Our family of six sisters had a tradition as we dated in high school and college. If you brought a boy home for Christmas Eve dinner, you had to force him to bring along a traditional dish representing his ethnic heritage.
This was how we learned to embrace exotically diverse non-Scandinavians, not to mention expand our culinary experience outside of all things white and flavor-free.
Eventually, as our custom continued over the years and down through the younger sisters, we created a legacy of sorts. Where other families’ holiday tabletop decor ran to holly boughs dotted with berries, ours evolved into a motley assortment of oddball kitchen concoctions that were only occasionally edible.
Secure in our own superior annual consumption of cod that smelled like dirty socks, we nodded smugly to ourselves as years of eating potluck taught us an incontrovertible fact: other people eat odd things for the holidays. For Christmas, we’ve eaten bagels, tostadas, and liverwurst. Fruit soup in clear glass Mason jars, dusty with half-a-year’s group of storage on a canning shelf. Pink slabs of finnan haddie, salmon that has been salted and smoked over peat fires, served with a cream sauce. (Imagine a culture doing that to fish; we were aghast.)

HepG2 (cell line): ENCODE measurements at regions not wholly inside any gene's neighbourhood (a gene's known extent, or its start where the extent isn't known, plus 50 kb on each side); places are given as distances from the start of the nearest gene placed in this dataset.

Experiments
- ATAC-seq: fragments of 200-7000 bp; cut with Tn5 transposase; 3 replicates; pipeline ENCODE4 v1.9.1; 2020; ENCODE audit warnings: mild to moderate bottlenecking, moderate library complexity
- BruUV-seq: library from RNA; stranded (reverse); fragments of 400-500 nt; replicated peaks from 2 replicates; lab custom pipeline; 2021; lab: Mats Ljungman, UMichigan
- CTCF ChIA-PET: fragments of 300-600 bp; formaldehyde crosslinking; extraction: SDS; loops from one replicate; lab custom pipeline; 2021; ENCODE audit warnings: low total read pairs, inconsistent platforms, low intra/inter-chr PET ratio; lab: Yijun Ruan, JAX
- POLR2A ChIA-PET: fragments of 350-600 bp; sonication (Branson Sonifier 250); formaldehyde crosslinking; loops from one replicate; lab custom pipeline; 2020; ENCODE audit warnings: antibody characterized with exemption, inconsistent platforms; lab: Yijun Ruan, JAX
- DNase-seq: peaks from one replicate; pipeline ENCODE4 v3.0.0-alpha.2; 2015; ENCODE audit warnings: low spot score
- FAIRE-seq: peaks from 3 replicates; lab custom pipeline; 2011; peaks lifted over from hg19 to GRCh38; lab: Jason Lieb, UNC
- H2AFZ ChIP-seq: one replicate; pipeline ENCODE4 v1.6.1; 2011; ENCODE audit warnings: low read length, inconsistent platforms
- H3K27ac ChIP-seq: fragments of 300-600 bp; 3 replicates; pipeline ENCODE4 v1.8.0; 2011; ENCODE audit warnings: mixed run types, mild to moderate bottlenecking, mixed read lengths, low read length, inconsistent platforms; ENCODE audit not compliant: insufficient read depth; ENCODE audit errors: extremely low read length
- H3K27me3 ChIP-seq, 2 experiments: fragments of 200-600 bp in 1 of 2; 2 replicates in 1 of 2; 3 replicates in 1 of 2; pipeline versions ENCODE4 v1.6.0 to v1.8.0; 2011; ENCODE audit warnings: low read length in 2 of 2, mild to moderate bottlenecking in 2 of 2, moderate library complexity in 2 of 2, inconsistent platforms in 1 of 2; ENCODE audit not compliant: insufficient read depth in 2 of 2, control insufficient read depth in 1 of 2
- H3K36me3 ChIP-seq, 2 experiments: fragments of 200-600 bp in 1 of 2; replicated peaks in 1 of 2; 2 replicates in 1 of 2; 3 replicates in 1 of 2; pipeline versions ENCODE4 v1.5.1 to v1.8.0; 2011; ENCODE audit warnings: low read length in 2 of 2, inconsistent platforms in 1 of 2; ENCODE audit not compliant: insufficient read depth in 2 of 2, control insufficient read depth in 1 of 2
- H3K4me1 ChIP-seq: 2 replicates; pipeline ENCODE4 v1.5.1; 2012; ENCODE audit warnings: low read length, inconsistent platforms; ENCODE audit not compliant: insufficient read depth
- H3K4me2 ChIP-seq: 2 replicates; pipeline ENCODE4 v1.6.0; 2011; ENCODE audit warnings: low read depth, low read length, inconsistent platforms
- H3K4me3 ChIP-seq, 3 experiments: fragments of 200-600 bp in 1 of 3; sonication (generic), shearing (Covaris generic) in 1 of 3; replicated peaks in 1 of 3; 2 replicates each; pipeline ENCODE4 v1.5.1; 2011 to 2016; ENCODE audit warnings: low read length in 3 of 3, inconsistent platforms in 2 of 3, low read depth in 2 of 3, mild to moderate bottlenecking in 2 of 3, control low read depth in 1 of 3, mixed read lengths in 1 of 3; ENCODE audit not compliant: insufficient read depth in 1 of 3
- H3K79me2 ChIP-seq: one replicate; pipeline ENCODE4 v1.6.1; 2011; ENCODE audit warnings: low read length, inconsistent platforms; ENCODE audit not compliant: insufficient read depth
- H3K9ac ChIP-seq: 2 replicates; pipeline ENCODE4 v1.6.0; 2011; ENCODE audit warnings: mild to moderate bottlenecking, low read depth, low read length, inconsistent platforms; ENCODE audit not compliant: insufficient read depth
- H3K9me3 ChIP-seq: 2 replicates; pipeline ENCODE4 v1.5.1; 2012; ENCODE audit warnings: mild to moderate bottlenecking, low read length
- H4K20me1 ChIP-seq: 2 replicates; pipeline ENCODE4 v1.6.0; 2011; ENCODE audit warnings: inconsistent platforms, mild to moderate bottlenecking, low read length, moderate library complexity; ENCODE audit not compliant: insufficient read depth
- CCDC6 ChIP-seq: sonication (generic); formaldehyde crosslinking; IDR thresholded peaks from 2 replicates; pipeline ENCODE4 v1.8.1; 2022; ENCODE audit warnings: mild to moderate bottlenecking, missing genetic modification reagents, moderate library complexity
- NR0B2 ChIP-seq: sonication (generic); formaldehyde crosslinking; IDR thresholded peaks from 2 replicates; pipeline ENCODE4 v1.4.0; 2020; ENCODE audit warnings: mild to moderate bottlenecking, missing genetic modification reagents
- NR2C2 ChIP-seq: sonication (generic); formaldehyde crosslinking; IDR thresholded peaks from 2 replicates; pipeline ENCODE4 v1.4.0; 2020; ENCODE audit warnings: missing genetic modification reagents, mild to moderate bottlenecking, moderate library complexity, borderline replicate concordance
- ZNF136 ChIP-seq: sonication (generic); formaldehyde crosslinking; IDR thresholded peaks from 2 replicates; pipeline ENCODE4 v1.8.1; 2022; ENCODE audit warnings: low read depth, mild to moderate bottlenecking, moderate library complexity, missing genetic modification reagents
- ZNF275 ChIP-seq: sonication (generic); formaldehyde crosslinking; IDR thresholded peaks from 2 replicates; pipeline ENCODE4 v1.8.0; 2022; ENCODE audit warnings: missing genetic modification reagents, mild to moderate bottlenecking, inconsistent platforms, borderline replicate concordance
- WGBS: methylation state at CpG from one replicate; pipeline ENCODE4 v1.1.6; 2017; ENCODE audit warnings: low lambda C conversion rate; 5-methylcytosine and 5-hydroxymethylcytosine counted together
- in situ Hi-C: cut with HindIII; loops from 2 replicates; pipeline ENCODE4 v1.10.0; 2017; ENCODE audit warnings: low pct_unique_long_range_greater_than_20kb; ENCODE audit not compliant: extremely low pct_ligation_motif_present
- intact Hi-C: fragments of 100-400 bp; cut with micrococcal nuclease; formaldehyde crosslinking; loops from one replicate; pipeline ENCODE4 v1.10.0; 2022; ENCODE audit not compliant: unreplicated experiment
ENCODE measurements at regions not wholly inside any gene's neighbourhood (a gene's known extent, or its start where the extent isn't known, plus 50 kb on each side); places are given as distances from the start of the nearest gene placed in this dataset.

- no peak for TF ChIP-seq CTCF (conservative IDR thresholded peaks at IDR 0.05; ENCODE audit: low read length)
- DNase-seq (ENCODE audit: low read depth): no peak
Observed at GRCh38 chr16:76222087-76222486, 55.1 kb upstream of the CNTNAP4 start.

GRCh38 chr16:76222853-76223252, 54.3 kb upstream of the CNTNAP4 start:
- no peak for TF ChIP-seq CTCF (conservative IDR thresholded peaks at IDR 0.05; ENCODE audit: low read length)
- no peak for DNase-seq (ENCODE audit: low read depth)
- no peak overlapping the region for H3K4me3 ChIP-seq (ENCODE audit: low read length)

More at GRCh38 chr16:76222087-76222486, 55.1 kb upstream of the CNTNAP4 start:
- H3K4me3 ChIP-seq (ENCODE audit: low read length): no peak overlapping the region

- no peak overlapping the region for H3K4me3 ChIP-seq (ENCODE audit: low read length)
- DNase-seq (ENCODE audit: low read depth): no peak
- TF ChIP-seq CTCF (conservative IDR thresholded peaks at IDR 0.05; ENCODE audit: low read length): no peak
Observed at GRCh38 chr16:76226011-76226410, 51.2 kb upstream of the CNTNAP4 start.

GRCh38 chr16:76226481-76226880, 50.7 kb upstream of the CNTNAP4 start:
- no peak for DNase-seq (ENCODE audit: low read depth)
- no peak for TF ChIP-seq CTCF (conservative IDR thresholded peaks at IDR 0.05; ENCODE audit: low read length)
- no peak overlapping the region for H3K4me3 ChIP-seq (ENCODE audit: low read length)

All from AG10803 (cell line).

One lad, claiming he had no roots other than “American,” brought wieners and beans. Fair enough. Once, we got wild rice with pheasant—my sister, Linda, was sensible enough to marry the guy who brought this and Uncle Ed’s Hot Dish is part of our family holiday feasts to this day. And Jell-O. Lots of Jell-O. Jell-O with carrots, Jell-O with peas, Jell-O with cream cheese, Jell-O with pistachio pudding.
So at the holidays, an elegant table set with crystal and silver just doesn’t look quite finished to me. I have to go find leftover something or other in the kitchen, spoon it into a scarred Corningware dish, wrap it in a charred hot pad, and set it next to the salt and pepper.
There. Now it’s Christmas.
This first appeared in Midwest Home & Garden in Dec/Jan 2003.